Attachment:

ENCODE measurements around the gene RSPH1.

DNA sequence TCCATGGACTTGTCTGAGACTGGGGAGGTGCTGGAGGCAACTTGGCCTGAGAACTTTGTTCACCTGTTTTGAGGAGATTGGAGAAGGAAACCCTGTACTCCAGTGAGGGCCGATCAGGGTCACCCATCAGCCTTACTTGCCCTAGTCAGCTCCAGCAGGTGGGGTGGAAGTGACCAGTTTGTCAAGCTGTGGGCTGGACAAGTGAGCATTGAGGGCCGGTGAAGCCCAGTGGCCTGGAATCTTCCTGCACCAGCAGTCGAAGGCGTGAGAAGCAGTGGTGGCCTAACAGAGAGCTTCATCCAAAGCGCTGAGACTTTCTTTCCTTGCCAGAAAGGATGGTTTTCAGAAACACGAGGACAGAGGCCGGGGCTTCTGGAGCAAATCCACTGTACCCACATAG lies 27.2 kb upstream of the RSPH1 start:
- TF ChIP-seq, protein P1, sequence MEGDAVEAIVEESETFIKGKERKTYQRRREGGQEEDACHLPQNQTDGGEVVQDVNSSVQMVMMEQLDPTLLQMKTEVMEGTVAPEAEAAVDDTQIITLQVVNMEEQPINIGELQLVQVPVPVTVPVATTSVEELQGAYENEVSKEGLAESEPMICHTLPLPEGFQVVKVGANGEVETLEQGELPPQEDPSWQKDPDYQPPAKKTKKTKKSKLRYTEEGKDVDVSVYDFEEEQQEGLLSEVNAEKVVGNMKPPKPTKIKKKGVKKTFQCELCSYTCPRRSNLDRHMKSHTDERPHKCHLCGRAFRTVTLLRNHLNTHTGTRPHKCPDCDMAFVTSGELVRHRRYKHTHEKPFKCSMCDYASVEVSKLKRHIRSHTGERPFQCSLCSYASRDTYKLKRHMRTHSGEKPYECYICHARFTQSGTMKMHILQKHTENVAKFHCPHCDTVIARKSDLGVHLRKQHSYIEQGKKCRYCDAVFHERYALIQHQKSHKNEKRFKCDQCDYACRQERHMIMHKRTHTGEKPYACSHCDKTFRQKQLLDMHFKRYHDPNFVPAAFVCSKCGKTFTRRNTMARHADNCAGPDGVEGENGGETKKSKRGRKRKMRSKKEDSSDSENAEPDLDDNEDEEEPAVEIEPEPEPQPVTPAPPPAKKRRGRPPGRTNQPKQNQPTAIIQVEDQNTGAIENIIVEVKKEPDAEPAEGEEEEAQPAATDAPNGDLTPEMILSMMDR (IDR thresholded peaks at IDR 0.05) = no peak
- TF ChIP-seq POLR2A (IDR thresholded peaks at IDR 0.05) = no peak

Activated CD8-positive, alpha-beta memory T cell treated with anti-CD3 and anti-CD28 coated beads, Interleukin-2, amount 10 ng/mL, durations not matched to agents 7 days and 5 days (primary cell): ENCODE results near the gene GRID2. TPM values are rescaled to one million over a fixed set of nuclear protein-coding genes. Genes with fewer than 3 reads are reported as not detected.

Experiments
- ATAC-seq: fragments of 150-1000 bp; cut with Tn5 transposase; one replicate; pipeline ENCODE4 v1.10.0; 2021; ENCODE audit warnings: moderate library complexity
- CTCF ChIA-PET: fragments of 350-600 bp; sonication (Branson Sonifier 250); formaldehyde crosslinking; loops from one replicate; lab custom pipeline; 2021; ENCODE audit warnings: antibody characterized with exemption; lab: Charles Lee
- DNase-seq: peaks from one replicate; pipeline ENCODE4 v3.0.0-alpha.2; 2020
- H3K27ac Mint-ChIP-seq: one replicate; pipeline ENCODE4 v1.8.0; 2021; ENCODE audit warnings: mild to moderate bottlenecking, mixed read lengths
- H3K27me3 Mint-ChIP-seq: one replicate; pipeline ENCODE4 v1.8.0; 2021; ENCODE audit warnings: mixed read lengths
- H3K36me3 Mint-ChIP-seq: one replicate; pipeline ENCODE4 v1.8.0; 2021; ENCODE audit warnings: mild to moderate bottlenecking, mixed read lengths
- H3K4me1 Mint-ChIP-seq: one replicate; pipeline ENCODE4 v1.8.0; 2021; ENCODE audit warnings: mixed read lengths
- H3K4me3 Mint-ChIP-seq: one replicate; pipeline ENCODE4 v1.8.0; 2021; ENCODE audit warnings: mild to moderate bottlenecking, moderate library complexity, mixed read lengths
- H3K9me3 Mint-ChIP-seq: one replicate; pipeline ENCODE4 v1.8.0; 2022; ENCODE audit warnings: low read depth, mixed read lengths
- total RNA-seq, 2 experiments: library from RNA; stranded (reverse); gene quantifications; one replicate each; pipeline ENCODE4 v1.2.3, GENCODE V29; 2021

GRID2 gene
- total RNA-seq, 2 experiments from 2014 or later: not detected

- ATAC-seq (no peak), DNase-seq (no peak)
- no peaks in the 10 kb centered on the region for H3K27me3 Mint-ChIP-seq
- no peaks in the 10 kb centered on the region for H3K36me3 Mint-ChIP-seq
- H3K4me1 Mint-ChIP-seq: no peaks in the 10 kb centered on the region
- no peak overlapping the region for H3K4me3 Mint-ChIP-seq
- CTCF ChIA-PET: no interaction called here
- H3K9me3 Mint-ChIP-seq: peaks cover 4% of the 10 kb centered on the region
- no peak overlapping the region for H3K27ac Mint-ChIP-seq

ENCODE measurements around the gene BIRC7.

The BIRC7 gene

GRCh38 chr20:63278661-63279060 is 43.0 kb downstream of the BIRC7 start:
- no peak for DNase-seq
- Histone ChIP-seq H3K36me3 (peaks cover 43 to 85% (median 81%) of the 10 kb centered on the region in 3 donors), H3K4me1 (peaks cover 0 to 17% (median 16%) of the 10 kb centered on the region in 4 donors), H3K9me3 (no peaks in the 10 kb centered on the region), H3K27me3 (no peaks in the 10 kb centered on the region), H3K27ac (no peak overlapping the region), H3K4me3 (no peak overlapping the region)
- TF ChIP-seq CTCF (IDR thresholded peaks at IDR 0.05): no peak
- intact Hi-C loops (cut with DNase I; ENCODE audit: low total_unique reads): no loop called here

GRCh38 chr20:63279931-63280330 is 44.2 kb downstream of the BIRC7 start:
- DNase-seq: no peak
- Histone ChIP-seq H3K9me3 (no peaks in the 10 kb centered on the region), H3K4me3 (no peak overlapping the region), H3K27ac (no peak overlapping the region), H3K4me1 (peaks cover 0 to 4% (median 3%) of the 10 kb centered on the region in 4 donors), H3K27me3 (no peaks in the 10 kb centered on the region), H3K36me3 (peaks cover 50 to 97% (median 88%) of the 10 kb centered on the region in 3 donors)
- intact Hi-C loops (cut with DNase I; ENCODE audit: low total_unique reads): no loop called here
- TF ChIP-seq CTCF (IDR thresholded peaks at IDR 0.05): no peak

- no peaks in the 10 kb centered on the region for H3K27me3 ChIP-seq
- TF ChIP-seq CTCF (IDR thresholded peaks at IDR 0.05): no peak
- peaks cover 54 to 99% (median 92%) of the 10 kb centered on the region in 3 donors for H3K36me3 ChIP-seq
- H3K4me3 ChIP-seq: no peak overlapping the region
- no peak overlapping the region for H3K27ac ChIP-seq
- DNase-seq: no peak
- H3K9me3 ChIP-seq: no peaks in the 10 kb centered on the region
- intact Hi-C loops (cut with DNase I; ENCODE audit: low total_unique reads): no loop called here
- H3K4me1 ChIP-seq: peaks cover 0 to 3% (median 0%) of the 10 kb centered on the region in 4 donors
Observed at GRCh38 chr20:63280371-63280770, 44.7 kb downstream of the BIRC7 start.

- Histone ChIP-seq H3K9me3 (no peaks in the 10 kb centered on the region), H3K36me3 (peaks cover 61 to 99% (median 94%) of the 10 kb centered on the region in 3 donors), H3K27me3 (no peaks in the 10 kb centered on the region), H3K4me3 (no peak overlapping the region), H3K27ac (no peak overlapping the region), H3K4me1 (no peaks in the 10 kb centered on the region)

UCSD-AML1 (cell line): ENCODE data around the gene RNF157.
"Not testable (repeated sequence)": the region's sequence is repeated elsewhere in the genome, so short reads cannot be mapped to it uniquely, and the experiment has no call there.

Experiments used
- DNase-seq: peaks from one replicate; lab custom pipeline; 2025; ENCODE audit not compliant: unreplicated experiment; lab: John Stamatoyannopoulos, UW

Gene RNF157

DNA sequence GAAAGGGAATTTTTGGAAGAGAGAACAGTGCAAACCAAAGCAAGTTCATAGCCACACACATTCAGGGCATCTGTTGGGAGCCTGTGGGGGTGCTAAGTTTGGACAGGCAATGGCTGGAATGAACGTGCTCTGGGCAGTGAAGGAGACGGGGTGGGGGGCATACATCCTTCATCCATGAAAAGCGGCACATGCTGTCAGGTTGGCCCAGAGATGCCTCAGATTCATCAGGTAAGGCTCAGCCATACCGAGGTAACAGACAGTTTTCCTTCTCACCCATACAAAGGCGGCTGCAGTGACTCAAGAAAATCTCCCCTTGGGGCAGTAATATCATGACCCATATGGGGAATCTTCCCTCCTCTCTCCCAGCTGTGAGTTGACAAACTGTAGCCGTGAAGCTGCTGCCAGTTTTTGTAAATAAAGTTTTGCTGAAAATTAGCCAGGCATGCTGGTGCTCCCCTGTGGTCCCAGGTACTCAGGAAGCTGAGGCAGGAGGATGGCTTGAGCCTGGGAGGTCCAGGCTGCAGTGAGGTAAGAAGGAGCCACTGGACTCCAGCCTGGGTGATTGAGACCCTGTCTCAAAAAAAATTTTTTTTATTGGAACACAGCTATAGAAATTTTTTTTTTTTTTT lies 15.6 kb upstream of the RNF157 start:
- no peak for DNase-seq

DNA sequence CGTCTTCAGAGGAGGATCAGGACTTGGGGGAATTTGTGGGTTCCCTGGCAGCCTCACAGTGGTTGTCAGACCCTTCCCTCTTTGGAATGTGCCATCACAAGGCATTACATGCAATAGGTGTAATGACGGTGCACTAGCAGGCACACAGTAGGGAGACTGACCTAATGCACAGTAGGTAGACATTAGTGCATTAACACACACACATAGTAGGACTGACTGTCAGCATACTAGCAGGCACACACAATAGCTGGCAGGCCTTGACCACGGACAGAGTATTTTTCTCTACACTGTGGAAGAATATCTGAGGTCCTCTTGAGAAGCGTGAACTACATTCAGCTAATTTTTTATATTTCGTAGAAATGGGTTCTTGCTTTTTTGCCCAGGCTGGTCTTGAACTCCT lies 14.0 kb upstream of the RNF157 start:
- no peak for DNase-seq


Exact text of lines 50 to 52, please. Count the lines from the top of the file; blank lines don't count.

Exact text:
UCSD-AML1 (cell line): ENCODE data around the gene RNF157.
"Not testable (repeated sequence)": the region's sequence is repeated elsewhere in the genome, so short reads cannot be mapped to it uniquely, and the experiment has no call there.

Experiments used